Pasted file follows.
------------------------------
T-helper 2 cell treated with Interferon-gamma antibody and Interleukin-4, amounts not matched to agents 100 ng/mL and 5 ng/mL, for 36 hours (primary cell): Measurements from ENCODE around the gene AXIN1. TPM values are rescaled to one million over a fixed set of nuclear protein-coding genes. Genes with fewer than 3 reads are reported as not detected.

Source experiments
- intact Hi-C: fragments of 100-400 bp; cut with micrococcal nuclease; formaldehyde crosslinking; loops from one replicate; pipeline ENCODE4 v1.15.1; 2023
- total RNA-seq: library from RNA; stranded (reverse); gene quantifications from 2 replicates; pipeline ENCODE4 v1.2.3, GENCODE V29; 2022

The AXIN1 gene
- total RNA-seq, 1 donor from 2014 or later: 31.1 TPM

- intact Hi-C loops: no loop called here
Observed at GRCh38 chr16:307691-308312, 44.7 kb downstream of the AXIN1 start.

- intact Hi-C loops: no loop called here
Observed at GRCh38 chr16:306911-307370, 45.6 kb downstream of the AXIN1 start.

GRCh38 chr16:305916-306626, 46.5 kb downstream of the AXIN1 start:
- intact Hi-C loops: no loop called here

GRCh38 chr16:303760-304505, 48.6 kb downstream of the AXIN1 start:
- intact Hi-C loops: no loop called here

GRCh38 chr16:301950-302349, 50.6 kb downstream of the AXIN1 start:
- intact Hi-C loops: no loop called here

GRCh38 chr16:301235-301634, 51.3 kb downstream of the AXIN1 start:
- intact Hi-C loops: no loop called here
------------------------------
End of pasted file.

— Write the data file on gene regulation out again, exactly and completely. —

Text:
T-helper 2 cell treated with Interferon-gamma antibody and Interleukin-4, amounts not matched to agents 100 ng/mL and 5 ng/mL, for 36 hours (primary cell): Measurements from ENCODE around the gene AXIN1. TPM values are rescaled to one million over a fixed set of nuclear protein-coding genes. Genes with fewer than 3 reads are reported as not detected.

Source experiments
- intact Hi-C: fragments of 100-400 bp; cut with micrococcal nuclease; formaldehyde crosslinking; loops from one replicate; pipeline ENCODE4 v1.15.1; 2023
- total RNA-seq: library from RNA; stranded (reverse); gene quantifications from 2 replicates; pipeline ENCODE4 v1.2.3, GENCODE V29; 2022

The AXIN1 gene
- total RNA-seq, 1 donor from 2014 or later: 31.1 TPM

- intact Hi-C loops: no loop called here
Observed at GRCh38 chr16:307691-308312, 44.7 kb downstream of the AXIN1 start.

- intact Hi-C loops: no loop called here
Observed at GRCh38 chr16:306911-307370, 45.6 kb downstream of the AXIN1 start.

GRCh38 chr16:305916-306626, 46.5 kb downstream of the AXIN1 start:
- intact Hi-C loops: no loop called here

GRCh38 chr16:303760-304505, 48.6 kb downstream of the AXIN1 start:
- intact Hi-C loops: no loop called here

GRCh38 chr16:301950-302349, 50.6 kb downstream of the AXIN1 start:
- intact Hi-C loops: no loop called here

GRCh38 chr16:301235-301634, 51.3 kb downstream of the AXIN1 start:
- intact Hi-C loops: no loop called here